Unless you didn't sign a contract like that. Enshrining something in law is a whole lot different than a contractual matter that may not be in your contract.

  • Say what ? (Score:5, Insightful)

    by Crashmarik ( 635988 ) on Tuesday January 20, 2015 @03:35AM (#48854469)

    There is a similar problem with copyright law in the U.S., where changes to the law in the 1970s and 1990s have made it almost impossible for copyrights to ever expire. The changes favor the corporations rather than the individuals who might actually create the work.

    Wow it's amazing how if you hate something enough you can see everything as justifying your hatred.

    Having copyright extend ever longer is both stupid and counterproductive, but it's no way comparable to changes that take away a creators right to profit from their creations. Arguably it makes the creations more valuable and makes it easier to invest in creating material for either a corporation or an individual. Contrast that with a law from the article that "If the Japanese government changes the patent law it means basically there would no compensation [for inventors]." Apples to Orangutans here.

    With so many very good arguments about why copyright needs to be reformed there's no need to make bad ones.

    • by Tailhook ( 98486 )

      With so many very good arguments about why copyright needs to be reformed there's no need to make bad ones.

      schwit1 figured this was an opportunity pick at one of his grievances expecting the freetard groupthink around here to indulge him.

      And he's right.

    • Its also worth pointing out that this inventor did receive compensation - the company covered all his research costs, failures and employment while he did the inventing. Seems to me its the company that gets the raw end of the deal in Japan - all the investment, no patent at the end of the day.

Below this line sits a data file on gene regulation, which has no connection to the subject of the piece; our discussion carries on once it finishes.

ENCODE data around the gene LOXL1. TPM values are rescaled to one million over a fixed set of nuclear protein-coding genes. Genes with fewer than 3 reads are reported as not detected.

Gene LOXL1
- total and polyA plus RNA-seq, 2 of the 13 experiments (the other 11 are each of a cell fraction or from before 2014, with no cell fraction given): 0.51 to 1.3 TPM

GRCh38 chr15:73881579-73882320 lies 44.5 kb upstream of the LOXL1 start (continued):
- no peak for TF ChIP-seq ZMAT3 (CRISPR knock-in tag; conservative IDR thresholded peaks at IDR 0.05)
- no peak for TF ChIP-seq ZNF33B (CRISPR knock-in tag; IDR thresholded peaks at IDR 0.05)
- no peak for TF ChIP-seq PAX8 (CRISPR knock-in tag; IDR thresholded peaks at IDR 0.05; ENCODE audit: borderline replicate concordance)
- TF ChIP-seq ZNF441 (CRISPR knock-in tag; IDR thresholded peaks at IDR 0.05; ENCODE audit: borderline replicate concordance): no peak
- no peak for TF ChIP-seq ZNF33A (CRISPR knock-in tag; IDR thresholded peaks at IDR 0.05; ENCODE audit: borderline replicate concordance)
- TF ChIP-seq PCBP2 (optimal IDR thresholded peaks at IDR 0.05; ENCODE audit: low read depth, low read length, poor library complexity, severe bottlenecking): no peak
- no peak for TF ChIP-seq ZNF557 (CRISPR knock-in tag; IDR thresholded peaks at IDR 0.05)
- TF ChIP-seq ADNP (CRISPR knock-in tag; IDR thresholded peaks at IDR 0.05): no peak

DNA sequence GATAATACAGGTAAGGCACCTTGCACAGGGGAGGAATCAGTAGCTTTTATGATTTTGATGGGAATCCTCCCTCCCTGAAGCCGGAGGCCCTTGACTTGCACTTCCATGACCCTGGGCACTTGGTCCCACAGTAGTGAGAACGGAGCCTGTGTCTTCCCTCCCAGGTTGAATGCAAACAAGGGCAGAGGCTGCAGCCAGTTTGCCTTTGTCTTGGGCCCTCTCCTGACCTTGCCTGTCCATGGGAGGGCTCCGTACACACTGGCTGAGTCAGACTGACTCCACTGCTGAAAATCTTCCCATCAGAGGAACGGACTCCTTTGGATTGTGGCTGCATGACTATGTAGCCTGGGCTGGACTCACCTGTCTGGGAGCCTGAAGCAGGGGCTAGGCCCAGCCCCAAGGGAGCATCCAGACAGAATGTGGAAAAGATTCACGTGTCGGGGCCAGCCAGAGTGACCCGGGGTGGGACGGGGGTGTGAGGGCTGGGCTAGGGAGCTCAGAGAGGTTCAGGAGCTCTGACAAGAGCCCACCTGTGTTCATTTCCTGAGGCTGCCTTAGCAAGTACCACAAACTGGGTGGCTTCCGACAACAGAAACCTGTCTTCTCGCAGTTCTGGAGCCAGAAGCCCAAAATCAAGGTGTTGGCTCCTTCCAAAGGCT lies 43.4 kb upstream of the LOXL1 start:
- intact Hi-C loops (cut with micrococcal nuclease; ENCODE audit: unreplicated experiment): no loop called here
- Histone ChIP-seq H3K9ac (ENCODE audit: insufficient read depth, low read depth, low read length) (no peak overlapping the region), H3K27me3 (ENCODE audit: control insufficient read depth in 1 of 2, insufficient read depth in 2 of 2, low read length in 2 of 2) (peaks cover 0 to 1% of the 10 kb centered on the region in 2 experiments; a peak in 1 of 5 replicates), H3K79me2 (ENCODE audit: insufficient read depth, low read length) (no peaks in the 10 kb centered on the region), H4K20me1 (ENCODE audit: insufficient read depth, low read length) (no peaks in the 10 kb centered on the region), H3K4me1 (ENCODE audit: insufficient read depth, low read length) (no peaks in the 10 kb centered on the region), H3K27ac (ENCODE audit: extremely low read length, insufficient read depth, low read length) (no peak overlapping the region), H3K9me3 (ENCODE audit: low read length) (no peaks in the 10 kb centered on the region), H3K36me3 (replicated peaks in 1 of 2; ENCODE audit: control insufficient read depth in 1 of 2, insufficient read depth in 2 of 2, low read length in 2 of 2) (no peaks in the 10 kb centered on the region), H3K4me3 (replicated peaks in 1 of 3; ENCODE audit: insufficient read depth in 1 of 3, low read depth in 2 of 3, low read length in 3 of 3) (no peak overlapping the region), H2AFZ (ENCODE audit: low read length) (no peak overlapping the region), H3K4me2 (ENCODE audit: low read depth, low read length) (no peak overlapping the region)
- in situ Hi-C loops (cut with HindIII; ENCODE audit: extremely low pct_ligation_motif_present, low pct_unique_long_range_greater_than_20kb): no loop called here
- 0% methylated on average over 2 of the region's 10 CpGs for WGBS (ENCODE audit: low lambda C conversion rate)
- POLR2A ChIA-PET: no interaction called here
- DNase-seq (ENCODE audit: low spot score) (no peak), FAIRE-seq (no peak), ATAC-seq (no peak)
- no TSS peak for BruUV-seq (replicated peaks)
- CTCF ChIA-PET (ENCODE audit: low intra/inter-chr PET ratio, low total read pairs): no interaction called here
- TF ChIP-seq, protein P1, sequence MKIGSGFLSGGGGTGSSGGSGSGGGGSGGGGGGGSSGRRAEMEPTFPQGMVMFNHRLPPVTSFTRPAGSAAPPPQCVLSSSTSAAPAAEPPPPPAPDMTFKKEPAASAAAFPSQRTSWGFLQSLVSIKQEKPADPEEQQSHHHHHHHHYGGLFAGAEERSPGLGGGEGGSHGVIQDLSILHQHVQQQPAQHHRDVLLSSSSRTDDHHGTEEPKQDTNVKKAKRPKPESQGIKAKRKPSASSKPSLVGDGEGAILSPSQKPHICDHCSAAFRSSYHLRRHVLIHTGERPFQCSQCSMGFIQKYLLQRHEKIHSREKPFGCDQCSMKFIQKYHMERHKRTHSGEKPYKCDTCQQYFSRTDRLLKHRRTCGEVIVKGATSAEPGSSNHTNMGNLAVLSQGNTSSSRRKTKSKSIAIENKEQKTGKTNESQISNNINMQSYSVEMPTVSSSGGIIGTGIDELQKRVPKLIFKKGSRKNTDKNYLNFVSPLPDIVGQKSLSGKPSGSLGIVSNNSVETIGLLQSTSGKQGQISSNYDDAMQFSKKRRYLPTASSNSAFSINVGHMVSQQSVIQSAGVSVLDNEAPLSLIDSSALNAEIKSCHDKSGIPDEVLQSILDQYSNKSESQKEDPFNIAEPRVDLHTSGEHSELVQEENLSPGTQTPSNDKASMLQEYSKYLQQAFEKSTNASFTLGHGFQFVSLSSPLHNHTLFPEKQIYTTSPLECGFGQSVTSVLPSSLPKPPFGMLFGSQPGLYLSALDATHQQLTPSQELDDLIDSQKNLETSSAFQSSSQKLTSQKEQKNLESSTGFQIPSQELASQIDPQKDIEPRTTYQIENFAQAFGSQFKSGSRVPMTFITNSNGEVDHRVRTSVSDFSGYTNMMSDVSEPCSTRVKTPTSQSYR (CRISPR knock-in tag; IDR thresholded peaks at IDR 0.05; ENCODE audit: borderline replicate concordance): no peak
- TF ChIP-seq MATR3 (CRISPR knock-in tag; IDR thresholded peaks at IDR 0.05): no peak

• Seems to me a shared system is most appropriate. Sort of like how the inventor got $8 million, in addition to the salary he still would have been paid had his research produced nothing.

  • Works as designed (Score:5, Interesting)

    by Znork ( 31774 ) on Tuesday January 20, 2015 @03:39AM (#48854479)

    Patent and copyright laws have never been about compensating inventors or creators. If they had been, they would be mandating actual payment to them.

    Their construction as monopoly rights in a market where few individual creators or inventors will be scarce resources ensures that the negotiating power will be entirely on those in control of markets and distribution networks. The middle man can easily just pick up another provider of materials, while the originator is forced to take whatever deal is offered or face being unable to reach customers at all. Modern technology has slightly improved the situation with better opportunities, but ultimately, the deck is stacked solidly against the creators.

    But that's working as it's designed. The purpose of monopoly rights has always been to provide stable market power and protection from free market competition for the friends of the crown. Creators are merely the convenient, powerless and easily replaceable excuse.

    • Re:Works as designed (Score:5, Informative)

      by Anonymous Coward on Tuesday January 20, 2015 @03:49AM (#48854495)

      This is nonsence. The entire reason for the patent is to bring knowledge into the public domain, to stop that knowledge being hidden as a trade secret. The twenty year monopoly is the bargain the state makes with the inventor for that knowledge.

    • Patent and copyright laws have never been about compensating inventors or creators. If they had been, they would be mandating actual payment to them.